Rhetoric as Equipment for Living. Kenneth Burke, Culture and Education
|Rhetoric as Equipment for Living. Kenneth Burke, Culture and Education.
22nd to 25th May 2013
The second half of the twentieth century has witnessed a number of different but related turns in the humanities and social sciences: linguistic, cultural, anthropological/ethnographic, interpretive, semiotic, narrative… All these turns recognise the importance of signs and symbols in our interpretations of reality and more specifically the cultural construction of meaning through both language and narrative. The aim of this conference is to introduce rhetoric as a major term for synthesizing all the above-mentioned turns by exploring how rhetoric can make us self-aware about language and culture. We will specifically focus on ‘new rhetoric’, a body of work that sets rhetoric free from its confinement within the traditional fields of education, politics and literature, not by abandoning these fields but by refiguring them.
Guiding source of inspiration in all this will be the international legacy of Kenneth Burke, one of the founders of this new rhetoric tradition together with scholars such as Wayne Booth, Richard McKeon, Chaim Perelman and Lucie Olbrechts-Tyteca. As a rhetorician and literary critic interested in how we use symbols, Burke described the human being as the symbol-making, symbol-using and symbol-misusing animal. He argued that our interpretations, perceptions, judgements and attitudes are all influenced and ‘deflected’ by the symbols that we make, use and misuse, and that we are at the same time used by these symbols. This implies that we can approach the world either symbol-wise or symbol-foolish. This conference wants to explore how rhetorical concepts can be used as tools – equipment – to make students, teachers, scholars and citizens symbol-wise: to understand the way linguistic, cultural, narrative… symbols work, and to develop critical engagement with, as well as on behalf of, those symbols. It furthermore wants to explore if and how rhetoric can still be relevant in a world that is becoming ever more complex and paradoxical by political, economic and cultural differences on a global scale.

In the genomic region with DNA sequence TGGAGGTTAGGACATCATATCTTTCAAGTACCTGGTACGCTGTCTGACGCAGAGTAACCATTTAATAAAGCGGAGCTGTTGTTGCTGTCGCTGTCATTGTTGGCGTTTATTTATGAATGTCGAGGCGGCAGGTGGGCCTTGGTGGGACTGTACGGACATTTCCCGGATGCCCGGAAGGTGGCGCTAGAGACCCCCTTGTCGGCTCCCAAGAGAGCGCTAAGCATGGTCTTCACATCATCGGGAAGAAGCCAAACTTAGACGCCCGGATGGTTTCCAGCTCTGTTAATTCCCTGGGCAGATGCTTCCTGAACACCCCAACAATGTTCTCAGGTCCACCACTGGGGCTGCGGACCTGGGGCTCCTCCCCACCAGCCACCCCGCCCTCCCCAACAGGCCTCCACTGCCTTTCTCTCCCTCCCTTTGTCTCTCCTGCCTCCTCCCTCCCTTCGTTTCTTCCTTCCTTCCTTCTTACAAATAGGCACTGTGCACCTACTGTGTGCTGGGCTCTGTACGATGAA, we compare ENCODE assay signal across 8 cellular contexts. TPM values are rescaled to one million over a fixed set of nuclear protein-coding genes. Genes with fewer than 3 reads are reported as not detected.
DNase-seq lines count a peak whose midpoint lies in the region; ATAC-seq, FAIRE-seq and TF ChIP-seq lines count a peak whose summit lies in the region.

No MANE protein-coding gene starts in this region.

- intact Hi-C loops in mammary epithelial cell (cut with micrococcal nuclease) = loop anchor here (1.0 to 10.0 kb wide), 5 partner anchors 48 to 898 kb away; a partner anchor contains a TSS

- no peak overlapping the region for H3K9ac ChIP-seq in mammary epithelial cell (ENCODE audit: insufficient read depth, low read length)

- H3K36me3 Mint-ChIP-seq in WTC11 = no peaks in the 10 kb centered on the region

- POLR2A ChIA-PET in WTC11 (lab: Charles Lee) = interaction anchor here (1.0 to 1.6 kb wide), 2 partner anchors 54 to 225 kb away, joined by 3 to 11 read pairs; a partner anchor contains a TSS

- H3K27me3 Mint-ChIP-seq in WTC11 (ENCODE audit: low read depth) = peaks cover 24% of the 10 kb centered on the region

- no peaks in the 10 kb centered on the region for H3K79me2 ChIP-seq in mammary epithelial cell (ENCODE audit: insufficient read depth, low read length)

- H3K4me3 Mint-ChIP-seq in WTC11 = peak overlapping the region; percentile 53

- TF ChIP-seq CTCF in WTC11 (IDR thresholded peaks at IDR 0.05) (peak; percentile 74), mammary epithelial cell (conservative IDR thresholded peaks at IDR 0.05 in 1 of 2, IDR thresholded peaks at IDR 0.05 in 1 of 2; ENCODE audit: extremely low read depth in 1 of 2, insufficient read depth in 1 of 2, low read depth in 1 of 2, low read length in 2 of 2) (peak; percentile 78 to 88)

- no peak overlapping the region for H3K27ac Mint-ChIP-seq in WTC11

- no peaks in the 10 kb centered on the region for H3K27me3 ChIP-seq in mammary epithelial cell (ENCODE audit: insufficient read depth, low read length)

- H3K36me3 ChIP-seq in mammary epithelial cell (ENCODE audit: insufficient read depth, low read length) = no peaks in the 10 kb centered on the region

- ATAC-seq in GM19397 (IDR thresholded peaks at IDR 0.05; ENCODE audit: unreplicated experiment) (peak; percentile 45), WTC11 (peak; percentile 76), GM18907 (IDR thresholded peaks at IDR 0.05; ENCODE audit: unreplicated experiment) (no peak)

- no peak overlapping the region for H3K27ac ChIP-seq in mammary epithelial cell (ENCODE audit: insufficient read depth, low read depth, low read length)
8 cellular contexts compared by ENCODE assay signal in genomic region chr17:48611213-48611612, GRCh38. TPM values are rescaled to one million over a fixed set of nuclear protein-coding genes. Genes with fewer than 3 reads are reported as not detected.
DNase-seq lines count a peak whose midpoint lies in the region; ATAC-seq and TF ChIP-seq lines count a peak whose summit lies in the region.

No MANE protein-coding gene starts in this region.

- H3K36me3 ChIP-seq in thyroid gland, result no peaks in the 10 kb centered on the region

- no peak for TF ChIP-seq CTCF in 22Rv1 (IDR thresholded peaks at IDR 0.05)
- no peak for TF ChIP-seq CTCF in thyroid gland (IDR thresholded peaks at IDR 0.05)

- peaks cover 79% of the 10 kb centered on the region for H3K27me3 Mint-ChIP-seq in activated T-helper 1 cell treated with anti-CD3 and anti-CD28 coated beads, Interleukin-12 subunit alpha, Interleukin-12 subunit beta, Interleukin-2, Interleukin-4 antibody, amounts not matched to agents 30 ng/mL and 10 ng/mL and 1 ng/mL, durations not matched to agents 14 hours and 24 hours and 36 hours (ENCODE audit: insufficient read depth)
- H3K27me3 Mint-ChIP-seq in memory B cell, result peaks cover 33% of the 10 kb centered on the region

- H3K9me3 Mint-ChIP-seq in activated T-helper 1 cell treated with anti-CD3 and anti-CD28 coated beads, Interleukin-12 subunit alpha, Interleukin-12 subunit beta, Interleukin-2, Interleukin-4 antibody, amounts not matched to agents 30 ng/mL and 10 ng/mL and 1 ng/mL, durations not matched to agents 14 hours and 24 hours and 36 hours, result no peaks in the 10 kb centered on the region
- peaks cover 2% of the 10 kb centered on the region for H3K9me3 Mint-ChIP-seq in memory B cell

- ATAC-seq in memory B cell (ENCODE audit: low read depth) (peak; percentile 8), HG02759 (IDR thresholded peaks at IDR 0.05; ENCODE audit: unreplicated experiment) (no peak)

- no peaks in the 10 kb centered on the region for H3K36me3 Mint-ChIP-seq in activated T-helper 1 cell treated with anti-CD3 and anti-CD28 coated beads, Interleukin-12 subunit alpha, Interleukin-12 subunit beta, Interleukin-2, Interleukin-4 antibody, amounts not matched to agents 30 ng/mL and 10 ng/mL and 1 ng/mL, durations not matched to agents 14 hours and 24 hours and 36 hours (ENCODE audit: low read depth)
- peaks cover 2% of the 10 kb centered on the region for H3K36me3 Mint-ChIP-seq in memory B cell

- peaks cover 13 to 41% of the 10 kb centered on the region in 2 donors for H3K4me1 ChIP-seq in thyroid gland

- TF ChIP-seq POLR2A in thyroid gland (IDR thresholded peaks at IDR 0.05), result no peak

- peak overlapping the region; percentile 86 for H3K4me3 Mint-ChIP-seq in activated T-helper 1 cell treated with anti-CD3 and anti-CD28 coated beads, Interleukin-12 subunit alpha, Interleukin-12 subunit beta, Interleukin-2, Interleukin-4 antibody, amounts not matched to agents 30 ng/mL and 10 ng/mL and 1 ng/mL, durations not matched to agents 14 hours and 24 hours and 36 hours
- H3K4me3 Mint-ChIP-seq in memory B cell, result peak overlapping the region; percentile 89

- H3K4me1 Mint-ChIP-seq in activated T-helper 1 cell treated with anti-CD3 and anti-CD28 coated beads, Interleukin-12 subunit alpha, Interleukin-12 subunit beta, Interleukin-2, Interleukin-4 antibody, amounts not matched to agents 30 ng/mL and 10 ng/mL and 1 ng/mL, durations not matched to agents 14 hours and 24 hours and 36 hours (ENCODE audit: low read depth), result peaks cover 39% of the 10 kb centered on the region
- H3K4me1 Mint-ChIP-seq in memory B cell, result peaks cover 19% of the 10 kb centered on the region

In what will be the first major conference devoted to Kenneth Burke outside the United States, we aspire to introduce the ideas of this seminal thinker to disciplines that might benefit from them. We therefore welcome both paper abstracts as panel proposals that broadly explore the topic of Rhetoric as Equipment for Living from the perspective of education, citizenship, literature, literacy, technology, games, (new) media… and from the perspective of disciplines such as pedagogy, social work, psychology, cultural studies, management and communication. The committee especially welcomes contributions that examine the possible use of rhetoric for education or educators, as well as contributions that explore affinities between Burke and European scholars or scholarship, or that apply new rhetoric to political, economic or social issues.